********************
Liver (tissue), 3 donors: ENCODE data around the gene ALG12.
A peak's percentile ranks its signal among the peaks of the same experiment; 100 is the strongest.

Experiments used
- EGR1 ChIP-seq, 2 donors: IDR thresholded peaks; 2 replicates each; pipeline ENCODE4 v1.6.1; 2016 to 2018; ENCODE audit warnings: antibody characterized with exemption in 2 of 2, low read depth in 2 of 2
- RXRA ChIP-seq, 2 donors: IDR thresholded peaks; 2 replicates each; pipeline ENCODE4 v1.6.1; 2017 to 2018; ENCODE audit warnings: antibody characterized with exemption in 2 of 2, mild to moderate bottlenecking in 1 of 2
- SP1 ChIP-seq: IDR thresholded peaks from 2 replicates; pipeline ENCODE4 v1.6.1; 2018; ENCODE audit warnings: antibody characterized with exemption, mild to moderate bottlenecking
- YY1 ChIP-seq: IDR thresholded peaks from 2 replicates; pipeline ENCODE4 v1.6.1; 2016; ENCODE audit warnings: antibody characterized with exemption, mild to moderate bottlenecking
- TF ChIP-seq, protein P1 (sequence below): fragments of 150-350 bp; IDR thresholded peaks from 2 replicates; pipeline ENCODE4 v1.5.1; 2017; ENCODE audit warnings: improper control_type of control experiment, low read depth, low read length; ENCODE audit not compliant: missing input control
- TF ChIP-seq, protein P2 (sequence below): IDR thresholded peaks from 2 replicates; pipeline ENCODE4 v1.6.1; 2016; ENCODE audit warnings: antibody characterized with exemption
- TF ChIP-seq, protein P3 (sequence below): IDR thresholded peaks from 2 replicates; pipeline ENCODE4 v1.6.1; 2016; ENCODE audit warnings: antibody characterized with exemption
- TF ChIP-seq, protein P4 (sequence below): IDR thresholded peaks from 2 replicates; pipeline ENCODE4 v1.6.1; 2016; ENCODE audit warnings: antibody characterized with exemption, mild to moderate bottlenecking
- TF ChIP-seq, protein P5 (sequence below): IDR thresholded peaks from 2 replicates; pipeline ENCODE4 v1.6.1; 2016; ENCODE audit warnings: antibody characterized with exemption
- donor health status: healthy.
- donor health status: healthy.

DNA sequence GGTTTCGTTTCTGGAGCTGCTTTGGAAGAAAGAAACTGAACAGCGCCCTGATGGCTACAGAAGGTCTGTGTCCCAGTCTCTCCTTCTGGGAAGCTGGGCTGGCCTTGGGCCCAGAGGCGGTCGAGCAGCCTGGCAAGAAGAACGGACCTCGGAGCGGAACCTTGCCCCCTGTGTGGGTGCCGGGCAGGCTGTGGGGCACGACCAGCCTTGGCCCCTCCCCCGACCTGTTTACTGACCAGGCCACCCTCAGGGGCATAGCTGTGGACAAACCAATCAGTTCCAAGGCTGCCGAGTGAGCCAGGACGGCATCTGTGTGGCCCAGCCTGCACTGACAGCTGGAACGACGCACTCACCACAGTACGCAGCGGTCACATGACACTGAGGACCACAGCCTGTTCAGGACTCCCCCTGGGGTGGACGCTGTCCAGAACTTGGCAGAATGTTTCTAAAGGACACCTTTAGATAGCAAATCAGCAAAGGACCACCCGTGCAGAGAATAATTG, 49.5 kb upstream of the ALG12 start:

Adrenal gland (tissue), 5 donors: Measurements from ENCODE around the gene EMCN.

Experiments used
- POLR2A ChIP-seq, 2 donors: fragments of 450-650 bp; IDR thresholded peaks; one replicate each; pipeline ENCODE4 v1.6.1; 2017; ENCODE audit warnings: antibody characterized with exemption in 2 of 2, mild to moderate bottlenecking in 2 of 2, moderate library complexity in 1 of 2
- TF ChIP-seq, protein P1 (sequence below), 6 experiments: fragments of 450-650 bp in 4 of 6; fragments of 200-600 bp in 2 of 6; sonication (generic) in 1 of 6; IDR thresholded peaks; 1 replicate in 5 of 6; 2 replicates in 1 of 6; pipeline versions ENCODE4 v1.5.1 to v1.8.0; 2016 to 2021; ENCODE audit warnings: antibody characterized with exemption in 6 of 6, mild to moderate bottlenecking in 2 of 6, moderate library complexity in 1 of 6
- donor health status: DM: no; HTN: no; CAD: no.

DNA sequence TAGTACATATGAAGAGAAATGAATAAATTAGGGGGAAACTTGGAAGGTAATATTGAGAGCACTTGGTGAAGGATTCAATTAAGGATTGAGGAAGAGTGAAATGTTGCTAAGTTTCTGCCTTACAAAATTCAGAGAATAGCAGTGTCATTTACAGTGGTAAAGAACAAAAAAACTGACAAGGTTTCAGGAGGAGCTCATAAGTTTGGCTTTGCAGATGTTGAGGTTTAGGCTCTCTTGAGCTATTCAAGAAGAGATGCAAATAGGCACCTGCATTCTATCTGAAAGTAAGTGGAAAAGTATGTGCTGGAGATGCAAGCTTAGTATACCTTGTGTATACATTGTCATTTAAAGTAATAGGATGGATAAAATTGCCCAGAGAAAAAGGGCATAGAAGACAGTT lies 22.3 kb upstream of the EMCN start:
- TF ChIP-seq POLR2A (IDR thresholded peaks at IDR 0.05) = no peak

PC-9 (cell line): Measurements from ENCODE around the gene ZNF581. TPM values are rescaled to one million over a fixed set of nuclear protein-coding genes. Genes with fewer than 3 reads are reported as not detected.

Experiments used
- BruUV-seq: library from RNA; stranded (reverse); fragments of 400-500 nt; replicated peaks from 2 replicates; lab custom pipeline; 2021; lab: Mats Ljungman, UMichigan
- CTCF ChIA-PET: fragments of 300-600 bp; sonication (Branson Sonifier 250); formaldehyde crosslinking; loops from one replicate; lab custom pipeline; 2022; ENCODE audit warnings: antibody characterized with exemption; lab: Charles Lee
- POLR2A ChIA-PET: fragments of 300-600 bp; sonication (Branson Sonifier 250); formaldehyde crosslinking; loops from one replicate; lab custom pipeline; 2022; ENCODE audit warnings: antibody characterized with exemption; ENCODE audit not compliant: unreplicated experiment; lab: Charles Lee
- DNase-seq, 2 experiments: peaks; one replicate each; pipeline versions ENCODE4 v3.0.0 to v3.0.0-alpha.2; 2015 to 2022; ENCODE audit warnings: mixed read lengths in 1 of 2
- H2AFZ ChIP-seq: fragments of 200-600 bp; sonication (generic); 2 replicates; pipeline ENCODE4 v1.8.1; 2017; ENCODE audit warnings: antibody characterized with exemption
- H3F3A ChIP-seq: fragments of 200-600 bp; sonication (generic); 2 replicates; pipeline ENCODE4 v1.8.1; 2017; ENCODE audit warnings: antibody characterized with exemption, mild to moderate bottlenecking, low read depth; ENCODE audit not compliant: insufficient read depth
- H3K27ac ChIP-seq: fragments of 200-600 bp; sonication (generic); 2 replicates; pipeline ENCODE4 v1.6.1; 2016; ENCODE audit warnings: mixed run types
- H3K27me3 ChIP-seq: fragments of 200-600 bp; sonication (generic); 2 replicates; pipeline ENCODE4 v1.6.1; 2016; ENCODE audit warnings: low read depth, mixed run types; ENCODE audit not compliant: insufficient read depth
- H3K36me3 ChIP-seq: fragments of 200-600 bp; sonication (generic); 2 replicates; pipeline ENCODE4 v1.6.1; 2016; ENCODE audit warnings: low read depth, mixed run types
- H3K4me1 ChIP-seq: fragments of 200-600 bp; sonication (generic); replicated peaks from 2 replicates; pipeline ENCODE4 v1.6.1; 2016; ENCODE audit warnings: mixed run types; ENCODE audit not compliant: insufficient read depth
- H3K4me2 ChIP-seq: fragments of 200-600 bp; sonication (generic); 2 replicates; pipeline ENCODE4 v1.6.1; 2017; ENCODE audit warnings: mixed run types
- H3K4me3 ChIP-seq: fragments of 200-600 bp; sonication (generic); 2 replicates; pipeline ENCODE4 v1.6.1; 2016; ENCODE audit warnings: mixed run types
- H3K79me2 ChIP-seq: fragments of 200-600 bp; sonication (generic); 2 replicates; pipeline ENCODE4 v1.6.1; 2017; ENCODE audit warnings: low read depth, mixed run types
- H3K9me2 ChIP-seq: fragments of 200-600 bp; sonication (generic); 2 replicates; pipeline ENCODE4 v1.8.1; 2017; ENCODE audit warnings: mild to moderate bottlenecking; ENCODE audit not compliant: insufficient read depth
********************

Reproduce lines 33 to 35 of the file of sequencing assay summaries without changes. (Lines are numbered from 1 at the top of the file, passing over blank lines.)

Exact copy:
- H3K36me3 ChIP-seq: fragments of 200-600 bp; sonication (generic); 2 replicates; pipeline ENCODE4 v1.6.1; 2016; ENCODE audit warnings: low read depth, mixed run types
- H3K4me1 ChIP-seq: fragments of 200-600 bp; sonication (generic); replicated peaks from 2 replicates; pipeline ENCODE4 v1.6.1; 2016; ENCODE audit warnings: mixed run types; ENCODE audit not compliant: insufficient read depth
- H3K4me2 ChIP-seq: fragments of 200-600 bp; sonication (generic); 2 replicates; pipeline ENCODE4 v1.6.1; 2017; ENCODE audit warnings: mixed run types